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Why does it always show Invalid Password? It works in my other program but in this one it doesn't! I literally cant figure out why.

#include <stdio.h>
#include <stdlib.h>
#include <windows.h>
#include <conio.h>
#define MAXLTR 15
int login(void);
void welcome(void);
void gotoxy(int x,int y);

int main(void)
{   
    char password[MAXLTR];
    printf("\nEnter password: ");
    //scanf("\n%s",&password);
    ltrcntr = 0;
    while(buffer != 13)
    {
        buffer = getch();
        if(buffer == 13)
                  break;
        printf("\b**");
        password[ltrcntr] = buffer;
        ltrcntr++;
    }
    if(strcmp(password,"dlsu") == 0)
    {
        system("cls");
        welcome();
    }
    else
        printf("\nInvalid Password, please rerun the program.\n");


}
void gotoxy(int x, int y)
{
     HANDLE eric;
     COORD pogi;
     pogi.X = x;
     pogi.Y =y;
     eric = GetStdHandle
     (STD_OUTPUT_HANDLE);
     SetConsoleCursorPosition
     (eric, pogi);
}
int login(void)
{
    char password[MAXLTR],buffer;
    int ltrcntr = 0;
    printf("Enter password: ");
    while(buffer != 13)
    {
        buffer = getch();
        if(buffer == 13)
                  break;
        printf("\b**");
        password[ltrcntr] = buffer;
        ltrcntr++;
    }
    if(strcmp(password,"dlsu")==0)
        return 1;

}

void welcome(void)
{
    system("Color 4F");
    gotoxy(35,56);
    printf("\nWelcome to SPACE INVADERS!");
}
share|improve this question
10  
it doesn't look you're nul-terminating password. –  Mysticial Jul 17 '12 at 17:31
    
Also, maximum 14 letters for a password? –  Shahbaz Jul 17 '12 at 17:32
    
A debugger makes miracles... :) –  nico Jul 17 '12 at 17:32
3  
@Mysticial, you just lost 90 reputations! –  Shahbaz Jul 17 '12 at 17:33
1  
@Shahbaz: very true! Everyone knows you need 25 letters for a good password. –  nico Jul 17 '12 at 17:34

5 Answers 5

up vote 3 down vote accepted

C strings are NULL terminated (i.e., the last character is \0). All C functions which operate on strings expect this because it is the only way to know where the string ends. You array could be filled with anything as it is uninitialized. Try this:

char password[MAXLTR] = {0};

strcmp expects a NULL terminated string. Also, if a carriage return is never entered (and I don't even see where buffer is declared...) you will overrun your password buffer.

share|improve this answer
    
This won't work if the array has any garbage characters in it. –  Wug Jul 17 '12 at 17:36
    
@Wug: Not sure what you mean. The array will be initialized to all 0's using the method I suggested. 0 is a bit special in this case and will initialize every element. If the value is non-zero then that is not the case. –  Ed S. Jul 17 '12 at 17:37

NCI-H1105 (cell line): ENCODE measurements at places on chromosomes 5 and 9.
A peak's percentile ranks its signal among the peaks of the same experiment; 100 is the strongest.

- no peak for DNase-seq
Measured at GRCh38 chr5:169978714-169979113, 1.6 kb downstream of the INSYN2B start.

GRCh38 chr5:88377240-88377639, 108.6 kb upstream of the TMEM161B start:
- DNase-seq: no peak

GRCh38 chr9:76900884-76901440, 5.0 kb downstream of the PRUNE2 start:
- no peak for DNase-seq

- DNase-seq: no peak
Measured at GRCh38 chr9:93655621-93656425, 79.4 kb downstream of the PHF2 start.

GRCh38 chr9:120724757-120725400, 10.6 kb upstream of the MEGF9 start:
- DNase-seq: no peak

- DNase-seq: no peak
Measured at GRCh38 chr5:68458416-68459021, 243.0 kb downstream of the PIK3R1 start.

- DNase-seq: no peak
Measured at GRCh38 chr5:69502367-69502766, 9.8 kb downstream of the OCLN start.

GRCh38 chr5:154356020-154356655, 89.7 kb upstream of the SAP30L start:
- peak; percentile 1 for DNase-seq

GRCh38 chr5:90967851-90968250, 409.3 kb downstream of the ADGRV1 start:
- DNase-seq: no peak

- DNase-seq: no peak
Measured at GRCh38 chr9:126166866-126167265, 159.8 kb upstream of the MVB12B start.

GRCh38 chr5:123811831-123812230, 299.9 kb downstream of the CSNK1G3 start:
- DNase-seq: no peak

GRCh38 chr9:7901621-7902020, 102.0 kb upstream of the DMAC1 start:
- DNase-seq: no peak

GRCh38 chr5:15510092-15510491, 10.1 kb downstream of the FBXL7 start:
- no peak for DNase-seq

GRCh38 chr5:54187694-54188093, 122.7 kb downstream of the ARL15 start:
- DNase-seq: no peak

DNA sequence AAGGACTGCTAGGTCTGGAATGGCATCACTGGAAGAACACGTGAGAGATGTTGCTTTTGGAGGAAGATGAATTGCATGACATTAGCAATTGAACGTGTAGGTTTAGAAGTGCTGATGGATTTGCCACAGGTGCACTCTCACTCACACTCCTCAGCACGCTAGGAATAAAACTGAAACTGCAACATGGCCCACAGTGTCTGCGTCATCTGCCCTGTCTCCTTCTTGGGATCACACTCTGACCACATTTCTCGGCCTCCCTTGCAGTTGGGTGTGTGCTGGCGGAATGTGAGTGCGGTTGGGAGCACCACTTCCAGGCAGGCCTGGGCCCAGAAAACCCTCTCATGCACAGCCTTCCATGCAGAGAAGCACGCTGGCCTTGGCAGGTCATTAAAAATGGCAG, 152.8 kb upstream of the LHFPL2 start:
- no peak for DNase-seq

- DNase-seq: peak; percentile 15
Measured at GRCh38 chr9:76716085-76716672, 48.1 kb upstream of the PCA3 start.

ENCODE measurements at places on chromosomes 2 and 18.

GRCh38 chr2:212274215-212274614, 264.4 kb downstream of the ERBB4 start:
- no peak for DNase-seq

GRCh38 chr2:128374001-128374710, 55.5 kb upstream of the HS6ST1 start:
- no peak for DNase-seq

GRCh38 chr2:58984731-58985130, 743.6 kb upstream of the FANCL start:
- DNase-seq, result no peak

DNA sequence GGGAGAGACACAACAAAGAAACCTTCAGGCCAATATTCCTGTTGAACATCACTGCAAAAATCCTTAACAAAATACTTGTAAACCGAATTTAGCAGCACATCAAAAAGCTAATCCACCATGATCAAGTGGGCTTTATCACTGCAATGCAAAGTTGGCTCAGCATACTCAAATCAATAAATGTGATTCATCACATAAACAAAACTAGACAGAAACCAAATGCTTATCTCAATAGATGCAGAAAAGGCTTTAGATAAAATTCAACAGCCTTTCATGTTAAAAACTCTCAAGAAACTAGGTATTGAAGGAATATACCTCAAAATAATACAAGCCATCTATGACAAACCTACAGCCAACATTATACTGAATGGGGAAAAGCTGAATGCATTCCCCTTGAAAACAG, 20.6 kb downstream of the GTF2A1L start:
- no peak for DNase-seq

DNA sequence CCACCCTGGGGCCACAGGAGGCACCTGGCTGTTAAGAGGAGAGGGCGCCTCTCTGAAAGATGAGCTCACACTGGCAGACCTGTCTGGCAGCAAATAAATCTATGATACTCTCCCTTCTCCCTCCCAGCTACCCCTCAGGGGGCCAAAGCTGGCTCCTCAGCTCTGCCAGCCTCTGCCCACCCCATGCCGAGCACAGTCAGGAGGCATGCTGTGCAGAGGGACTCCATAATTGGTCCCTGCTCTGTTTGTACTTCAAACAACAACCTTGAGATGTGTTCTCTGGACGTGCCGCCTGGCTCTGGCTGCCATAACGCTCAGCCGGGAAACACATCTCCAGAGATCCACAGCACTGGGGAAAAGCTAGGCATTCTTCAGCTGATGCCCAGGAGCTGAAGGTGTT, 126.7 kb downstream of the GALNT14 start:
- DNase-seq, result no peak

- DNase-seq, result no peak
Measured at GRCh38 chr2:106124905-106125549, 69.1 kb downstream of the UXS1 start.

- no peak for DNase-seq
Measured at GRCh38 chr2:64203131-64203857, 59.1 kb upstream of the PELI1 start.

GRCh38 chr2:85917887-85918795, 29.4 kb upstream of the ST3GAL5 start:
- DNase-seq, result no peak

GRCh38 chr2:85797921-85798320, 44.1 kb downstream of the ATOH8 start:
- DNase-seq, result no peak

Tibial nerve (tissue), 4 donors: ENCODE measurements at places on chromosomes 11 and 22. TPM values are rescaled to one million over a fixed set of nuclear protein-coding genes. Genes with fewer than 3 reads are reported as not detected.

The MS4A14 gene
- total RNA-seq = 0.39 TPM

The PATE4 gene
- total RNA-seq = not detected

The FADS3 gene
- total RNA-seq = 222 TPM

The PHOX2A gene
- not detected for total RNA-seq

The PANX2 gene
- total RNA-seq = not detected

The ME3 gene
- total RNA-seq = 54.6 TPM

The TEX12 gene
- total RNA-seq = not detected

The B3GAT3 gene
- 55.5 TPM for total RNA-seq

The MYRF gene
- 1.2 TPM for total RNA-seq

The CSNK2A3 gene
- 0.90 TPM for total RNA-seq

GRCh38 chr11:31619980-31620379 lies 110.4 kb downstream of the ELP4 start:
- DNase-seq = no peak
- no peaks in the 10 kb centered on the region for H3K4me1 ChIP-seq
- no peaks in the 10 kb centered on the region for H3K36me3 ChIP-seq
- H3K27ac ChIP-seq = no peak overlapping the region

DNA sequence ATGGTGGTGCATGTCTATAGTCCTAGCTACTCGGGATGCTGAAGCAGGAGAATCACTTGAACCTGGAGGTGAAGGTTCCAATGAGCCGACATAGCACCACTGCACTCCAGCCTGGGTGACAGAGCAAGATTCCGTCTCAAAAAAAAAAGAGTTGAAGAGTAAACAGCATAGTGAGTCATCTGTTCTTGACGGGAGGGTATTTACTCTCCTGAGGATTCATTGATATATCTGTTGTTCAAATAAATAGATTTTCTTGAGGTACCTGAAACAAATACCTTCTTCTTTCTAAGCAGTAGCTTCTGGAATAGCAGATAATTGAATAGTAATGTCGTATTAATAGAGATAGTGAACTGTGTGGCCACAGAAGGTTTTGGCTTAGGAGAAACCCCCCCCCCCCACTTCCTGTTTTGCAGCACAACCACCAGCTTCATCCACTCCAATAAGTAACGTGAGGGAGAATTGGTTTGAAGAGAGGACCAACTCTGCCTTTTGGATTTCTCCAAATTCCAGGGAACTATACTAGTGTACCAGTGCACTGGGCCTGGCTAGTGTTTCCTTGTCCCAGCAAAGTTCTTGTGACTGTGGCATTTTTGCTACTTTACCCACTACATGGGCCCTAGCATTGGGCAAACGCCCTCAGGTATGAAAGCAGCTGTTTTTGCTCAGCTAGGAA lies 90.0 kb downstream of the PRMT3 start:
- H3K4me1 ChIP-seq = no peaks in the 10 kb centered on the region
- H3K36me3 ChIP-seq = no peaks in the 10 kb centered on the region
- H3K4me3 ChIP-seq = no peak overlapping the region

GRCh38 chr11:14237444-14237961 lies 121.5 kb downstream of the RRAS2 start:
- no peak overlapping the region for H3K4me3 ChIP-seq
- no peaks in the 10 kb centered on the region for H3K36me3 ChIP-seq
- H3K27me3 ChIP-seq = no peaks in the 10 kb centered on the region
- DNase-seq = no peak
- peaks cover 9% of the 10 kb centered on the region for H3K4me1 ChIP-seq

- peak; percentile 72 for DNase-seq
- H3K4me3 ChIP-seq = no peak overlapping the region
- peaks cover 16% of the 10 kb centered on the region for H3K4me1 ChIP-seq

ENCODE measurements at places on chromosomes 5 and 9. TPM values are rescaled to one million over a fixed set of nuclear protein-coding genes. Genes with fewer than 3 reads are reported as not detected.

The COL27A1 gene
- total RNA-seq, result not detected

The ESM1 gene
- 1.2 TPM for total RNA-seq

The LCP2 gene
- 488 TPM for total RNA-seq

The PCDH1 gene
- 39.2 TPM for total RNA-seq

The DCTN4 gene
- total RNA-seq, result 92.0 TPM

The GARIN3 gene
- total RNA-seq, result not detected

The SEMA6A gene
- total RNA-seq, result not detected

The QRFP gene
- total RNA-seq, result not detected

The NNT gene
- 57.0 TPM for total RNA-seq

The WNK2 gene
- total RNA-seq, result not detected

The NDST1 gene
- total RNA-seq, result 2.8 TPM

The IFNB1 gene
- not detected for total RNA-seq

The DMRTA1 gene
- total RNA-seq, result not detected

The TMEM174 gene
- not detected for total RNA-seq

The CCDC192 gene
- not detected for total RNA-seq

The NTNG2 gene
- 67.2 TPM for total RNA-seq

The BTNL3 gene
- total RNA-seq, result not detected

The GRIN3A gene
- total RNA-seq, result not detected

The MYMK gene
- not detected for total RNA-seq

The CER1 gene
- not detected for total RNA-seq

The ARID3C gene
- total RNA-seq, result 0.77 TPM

Maybe I'm just seeing something I don't recognize. –  Wug Jul 17 '12 at 17:38
    
@Wug: char someArray[n] = {0} will initialize every element to 0. char someArray[n] = {1} would initialize only the first element to 1, and likewise char someArray[n] = {1, 1} would initialize the first two, etc. –  Ed S. Jul 17 '12 at 17:39
    
Thanks man! i guess i just didnt initialize it. –  Bulbo Jul 17 '12 at 17:40

Probably because your array isn't NULL terminated. Either zero it out first or change your loop to look like this:

while(ltrcntr < MAXLTR - 1) // protect from password that's too long
{
    buffer = getch();
    if(buffer == 13)
              break;
    password[ltrcntr] = buffer;
    ltrcntr++;
    printf("\b**");
}
password[ltrcntr] = 0; // null terminate after last character
share|improve this answer

It looks like you're not null-terminating the password buffer before using strcmp. C string utilities expect strings to be null-terminated.

After you've finished reading in each character of the password, add a null character, '\0' to password:

password[ltrcntr] = '\0';

Make sure that you've allowed an extra element in the array size for the null character.

share|improve this answer
    
nope that isnt it.. still wont work –  Bulbo Jul 17 '12 at 17:36

Reading character by character is unnecessary.

fgets(password,MAXLTR,stdio);

This stops after a newline or EOF, nul-terminates the string, and won't overrun the buffer.

share|improve this answer

You are not ensuring that as the password is checked character by character, that a terminating '\0' follows the last character. The password is not zero-terminated. That is pretty much all.

share|improve this answer
    
He's not storing the carriage return, he's checking for it and breaking the loop early. –  Ed S. Jul 17 '12 at 17:46
    
Hmmm okay 'while(buffer != 13)' confused me. My bad, i guess it is null terminated string. Edited my post –  Andy Stow Away Jul 17 '12 at 17:53
    
Understandable, it's not the most idiomatic way to read a string. –  Ed S. Jul 17 '12 at 17:54

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